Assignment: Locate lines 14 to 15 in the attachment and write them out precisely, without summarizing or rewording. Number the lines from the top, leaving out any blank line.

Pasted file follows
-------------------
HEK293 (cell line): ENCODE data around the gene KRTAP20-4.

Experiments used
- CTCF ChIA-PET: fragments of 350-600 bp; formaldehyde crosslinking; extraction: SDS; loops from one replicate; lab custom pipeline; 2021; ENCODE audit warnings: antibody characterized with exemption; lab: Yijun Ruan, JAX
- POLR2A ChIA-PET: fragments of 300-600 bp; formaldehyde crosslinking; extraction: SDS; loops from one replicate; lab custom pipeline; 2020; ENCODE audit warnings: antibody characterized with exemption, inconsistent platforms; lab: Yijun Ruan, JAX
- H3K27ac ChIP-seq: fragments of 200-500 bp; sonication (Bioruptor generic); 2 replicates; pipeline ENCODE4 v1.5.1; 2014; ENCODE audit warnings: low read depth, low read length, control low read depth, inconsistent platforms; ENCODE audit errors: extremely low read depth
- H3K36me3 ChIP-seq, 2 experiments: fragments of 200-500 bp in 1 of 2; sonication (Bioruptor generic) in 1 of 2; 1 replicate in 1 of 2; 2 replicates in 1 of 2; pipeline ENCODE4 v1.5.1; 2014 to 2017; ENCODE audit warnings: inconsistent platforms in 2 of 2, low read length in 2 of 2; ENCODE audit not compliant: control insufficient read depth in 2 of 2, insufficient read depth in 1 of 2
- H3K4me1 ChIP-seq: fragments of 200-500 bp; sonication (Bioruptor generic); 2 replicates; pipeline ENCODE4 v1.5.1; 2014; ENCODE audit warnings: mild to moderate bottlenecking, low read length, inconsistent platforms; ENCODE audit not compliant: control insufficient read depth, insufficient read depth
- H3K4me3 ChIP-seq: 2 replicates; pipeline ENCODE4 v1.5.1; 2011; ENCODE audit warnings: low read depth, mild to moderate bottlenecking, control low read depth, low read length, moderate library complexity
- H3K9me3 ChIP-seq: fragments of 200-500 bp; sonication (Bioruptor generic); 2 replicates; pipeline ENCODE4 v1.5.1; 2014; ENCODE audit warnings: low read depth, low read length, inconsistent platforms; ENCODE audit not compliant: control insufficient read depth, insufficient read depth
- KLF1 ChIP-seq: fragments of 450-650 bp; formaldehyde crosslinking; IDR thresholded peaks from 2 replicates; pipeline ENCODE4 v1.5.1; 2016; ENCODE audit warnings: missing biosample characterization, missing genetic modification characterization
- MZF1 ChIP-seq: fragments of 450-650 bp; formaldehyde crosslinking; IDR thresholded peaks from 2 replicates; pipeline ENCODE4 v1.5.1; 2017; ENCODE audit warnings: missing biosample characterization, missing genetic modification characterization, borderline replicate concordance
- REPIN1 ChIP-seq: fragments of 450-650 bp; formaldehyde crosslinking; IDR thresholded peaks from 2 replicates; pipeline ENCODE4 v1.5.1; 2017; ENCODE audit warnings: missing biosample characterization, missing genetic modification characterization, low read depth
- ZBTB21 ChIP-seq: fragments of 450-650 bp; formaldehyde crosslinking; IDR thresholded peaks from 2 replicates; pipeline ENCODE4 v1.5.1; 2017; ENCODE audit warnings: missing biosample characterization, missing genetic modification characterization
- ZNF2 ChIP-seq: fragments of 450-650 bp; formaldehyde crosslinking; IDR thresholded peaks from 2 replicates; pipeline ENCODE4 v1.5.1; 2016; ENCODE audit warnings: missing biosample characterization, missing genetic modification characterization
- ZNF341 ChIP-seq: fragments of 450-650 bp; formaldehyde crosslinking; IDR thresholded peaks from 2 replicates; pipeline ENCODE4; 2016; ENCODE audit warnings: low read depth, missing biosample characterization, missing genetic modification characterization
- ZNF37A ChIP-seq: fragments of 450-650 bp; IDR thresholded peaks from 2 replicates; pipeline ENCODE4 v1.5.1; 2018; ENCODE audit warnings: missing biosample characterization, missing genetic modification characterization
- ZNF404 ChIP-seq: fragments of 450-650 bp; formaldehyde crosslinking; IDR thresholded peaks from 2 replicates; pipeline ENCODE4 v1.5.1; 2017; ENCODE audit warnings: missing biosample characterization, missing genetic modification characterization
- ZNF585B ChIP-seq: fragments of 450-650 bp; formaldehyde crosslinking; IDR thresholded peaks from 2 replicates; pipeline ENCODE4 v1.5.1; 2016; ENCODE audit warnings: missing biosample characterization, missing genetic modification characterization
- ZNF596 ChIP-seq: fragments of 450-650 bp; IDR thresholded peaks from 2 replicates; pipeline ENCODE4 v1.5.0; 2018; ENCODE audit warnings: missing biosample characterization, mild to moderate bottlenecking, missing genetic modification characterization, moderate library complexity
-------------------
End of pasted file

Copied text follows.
- ZNF2 ChIP-seq: fragments of 450-650 bp; formaldehyde crosslinking; IDR thresholded peaks from 2 replicates; pipeline ENCODE4 v1.5.1; 2016; ENCODE audit warnings: missing biosample characterization, missing genetic modification characterization
- ZNF341 ChIP-seq: fragments of 450-650 bp; formaldehyde crosslinking; IDR thresholded peaks from 2 replicates; pipeline ENCODE4; 2016; ENCODE audit warnings: low read depth, missing biosample characterization, missing genetic modification characterization